Cloud storage enables users to store data online. This makes data easily accessible for other users who have been given access to the files. Cloud storage reduces the need for expensive offline data storage devices and if done correctly, can save a lot of time as well as money.
But should you put all your eggs in one basket?
You’ve probably heard of the Internet of Things (IoT) and how it’s set to completely transform the world. Some may view this as an exaggerated take, but there’s little question that companies across the globe are taking an intense interest in it. The central concept of the IoT features tiny sensors and other machines that are all connected to the internet, allowing them to communicate with people as well as each other. Some experts are predicting that by the year 2020, there could be as many as 20 to 30 million items that are part of the Internet of Things. While there is a lot of hype surrounding the IoT, what’s often lost in the discussion is how the individual will contribute to and be affected by it. In fact, as more focus is placed on people, it’s becoming clear that wearable technology will play a big role in driving the Internet of Things, turning the whole idea into the Internet of You.
Businesses of all sizes have adopted mobile CRM for several important reasons, one of the most important being further promoting a mobile workforce. Many employees find themselves away from the office, which would normally lead to being disconnected from accessing important data, particularly for sales representatives.
CloudSigma, a public cloud IaaS provider with advanced hybrid hosting solutions, today announced the launch of a SPARC and Oracle Solaris-driven infrastructure-as-a-service offering leveraging Oracle Solaris Kernel Zones.
Predicting future changes in the world of technology can be a tricky endeavour. New products and innovations are revealed so rapidly that even experts may be caught unprepared. Even so, that doesn't mean looking into the future is without merit as it helps businesses and industries plan ahead. One of the most important aspects of any organization’s operations is the use of storage, particularly as more of the world becomes driven by data. Current ways of tackling storage challenges are already proving inadequate, necessitating new technologies and strategies for companies both large and small. Though no prediction is guaranteed to happen with 100% accuracy, here are several possibilities for what the future holds for data storage based off of current trends and recent technological developments.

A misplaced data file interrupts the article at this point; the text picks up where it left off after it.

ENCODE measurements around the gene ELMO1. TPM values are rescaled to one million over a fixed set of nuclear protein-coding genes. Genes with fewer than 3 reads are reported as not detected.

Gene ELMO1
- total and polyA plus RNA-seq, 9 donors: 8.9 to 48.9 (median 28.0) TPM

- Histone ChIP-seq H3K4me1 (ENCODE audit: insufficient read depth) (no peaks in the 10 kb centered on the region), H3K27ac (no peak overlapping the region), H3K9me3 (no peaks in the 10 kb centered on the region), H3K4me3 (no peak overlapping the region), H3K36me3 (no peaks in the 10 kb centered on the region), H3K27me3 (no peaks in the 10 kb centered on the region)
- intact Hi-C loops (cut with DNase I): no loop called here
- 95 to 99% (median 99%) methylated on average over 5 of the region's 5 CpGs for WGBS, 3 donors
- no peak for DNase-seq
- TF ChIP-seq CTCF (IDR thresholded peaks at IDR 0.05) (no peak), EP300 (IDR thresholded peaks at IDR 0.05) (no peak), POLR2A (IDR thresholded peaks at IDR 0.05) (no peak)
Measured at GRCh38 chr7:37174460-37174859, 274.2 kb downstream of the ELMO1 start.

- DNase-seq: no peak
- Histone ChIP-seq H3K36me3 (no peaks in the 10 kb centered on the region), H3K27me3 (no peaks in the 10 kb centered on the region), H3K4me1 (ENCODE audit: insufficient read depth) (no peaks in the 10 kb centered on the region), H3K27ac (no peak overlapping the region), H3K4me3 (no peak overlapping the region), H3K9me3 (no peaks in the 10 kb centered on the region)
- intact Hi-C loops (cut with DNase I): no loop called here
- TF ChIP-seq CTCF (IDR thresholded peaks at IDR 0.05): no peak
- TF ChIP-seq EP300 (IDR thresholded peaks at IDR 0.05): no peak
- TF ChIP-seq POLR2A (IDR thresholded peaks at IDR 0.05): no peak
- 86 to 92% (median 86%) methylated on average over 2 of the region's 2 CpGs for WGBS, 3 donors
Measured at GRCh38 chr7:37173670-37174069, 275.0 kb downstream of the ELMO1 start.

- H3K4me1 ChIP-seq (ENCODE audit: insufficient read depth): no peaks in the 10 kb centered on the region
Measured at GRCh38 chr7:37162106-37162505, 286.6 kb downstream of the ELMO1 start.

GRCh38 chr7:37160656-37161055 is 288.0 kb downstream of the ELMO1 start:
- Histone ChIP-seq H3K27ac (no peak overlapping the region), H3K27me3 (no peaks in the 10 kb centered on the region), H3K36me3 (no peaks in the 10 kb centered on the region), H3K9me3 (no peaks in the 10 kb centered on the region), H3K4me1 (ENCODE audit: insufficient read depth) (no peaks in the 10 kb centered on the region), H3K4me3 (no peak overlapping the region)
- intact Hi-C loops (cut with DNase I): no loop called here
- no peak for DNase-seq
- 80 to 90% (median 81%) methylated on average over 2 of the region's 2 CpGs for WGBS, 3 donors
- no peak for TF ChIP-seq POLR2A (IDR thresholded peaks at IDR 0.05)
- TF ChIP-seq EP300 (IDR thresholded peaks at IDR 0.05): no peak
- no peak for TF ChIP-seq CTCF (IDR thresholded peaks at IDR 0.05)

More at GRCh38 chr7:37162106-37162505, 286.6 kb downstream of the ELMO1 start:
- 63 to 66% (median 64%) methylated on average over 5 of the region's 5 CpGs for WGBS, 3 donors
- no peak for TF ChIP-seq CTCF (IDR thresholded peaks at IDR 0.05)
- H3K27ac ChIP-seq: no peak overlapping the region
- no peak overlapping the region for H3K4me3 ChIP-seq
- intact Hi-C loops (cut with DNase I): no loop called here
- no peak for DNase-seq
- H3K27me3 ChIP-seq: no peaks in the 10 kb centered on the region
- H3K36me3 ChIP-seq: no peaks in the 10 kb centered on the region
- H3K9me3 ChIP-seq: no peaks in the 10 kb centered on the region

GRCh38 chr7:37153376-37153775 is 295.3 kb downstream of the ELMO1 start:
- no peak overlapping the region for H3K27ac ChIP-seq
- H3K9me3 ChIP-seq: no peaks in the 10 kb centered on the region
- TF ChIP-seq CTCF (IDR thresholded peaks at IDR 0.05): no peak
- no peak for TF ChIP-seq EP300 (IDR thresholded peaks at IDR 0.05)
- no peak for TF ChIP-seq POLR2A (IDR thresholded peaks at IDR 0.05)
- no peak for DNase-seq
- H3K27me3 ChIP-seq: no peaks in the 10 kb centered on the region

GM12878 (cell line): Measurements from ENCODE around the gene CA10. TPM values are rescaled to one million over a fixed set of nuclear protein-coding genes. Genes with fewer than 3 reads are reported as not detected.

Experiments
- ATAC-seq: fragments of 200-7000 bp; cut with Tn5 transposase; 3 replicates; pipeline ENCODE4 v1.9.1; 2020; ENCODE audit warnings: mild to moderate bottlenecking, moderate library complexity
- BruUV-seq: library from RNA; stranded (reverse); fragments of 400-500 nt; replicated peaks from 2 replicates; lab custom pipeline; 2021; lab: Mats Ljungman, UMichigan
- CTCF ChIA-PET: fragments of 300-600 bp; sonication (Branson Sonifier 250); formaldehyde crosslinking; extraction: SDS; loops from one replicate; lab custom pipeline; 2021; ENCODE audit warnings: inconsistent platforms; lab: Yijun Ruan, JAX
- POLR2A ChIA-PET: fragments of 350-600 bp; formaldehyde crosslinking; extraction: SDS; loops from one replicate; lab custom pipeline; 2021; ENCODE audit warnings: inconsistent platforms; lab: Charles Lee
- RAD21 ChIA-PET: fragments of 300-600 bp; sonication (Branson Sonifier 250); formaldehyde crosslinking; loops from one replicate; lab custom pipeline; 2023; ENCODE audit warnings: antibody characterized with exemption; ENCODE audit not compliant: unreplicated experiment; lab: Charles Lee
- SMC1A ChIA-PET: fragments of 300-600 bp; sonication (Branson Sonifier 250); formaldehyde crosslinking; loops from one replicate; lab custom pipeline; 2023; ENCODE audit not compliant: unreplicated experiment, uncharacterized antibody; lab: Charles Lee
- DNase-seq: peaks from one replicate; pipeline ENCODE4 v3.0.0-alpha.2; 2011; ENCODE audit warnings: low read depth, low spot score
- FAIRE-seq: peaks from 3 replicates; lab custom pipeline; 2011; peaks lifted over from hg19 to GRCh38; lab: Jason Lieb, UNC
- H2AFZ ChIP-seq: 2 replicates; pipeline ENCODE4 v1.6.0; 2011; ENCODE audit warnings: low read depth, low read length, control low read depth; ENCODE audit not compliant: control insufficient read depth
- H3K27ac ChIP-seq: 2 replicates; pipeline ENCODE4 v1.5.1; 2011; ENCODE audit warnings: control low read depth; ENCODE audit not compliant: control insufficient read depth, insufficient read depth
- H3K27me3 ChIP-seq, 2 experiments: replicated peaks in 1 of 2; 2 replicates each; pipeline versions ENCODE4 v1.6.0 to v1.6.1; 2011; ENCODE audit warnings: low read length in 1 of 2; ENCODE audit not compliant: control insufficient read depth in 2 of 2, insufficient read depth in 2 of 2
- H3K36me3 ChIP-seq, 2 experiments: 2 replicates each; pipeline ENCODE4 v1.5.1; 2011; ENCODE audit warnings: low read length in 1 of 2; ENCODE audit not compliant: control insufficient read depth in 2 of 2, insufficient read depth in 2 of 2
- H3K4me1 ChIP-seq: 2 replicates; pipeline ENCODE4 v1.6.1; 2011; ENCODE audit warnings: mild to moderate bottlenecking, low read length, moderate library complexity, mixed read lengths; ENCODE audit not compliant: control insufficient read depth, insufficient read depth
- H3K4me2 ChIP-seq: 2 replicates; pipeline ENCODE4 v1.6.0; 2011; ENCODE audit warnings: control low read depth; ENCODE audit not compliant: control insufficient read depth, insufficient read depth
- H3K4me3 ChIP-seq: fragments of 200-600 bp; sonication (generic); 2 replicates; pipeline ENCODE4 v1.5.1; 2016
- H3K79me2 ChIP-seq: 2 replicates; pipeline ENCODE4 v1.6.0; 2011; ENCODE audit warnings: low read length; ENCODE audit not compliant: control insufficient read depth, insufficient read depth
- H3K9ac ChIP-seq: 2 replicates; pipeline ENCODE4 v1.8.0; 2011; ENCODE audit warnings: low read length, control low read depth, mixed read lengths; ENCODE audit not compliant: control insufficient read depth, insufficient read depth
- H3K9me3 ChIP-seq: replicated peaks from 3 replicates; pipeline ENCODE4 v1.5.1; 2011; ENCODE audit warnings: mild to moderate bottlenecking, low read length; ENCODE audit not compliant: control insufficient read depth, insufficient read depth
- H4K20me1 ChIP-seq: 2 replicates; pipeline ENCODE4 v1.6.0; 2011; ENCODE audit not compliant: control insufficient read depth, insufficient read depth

Acquia has announced the appointment of Christopher Stone as senior vice president of products and development. Stone has more than 30 years of experience in software development and pioneering open source solutions for the enterprise. Stone will be responsible for engineering, DevOps, and product management of the Acquia Platform, helping lead the expansion of the company’s suite of SaaS solutions for building and managing integrated digital experiences.
When it comes to tools that can help businesses reach out to more and more people, customer relationship management (CRM) systems are some of the most important currently being used. In a nutshell, CRM systems help companies keep track of customer information, with automation and organization of data being crucial elements of the software.
It may come as a bit of a shock, but many people simply don’t have security on their minds. With all the stories concerning major security breaches of large corporations like Target and Home Depot, businesses are definitely paying attention, but many private individuals don’t look at data security as a top priority. Even some smaller companies, while focusing on security for sensitive information, may unwittingly engage in practices putting that data at risk. One particular point of emphasis is the WiFi network.
Cloud computing, on a personal or business level, hasn’t been around for long. 2010 and 2011 were banner years for the implementation of cloud. There was some movement in the industry before that, but 2010 and especially 2011 were when things really started to take off.
With the capabilities provided by the internet combined with the technology device revolution, the need for and want of cloud computing came to fruition. For big data especially, cloud computing has been extremely important in making big data a household name. Whether it’s been through IBM, Google, or Amazon Elastic MapReduce, the word on big data has gotten out.
Before big data in the cloud, it was difficult for most companies to afford any type of big data implementation because of sky-high startup and maintenance costs. By combining cloud and big data, companies pay significantly reduced startup costs and basically eliminate maintenance costs.
Cloud computing has totally revolutionized the big data world. So, what further changes can we expect in the future? Here are six.
If there’s one thing we as marketers have to admit we’re guilty of at times, it’s the use of buzzwords. Especially in the CMS world, acronyms (WCM, CXM, DXM) abound, and the latest terminology can feel like nothing more than the current fad. It’s true, the industry has a terminology overload, but it’s for this reason especially that, when they come around, game-changing concepts need to be explored and identified. Content-as-a-Service, or CaaS, is one such game-changer.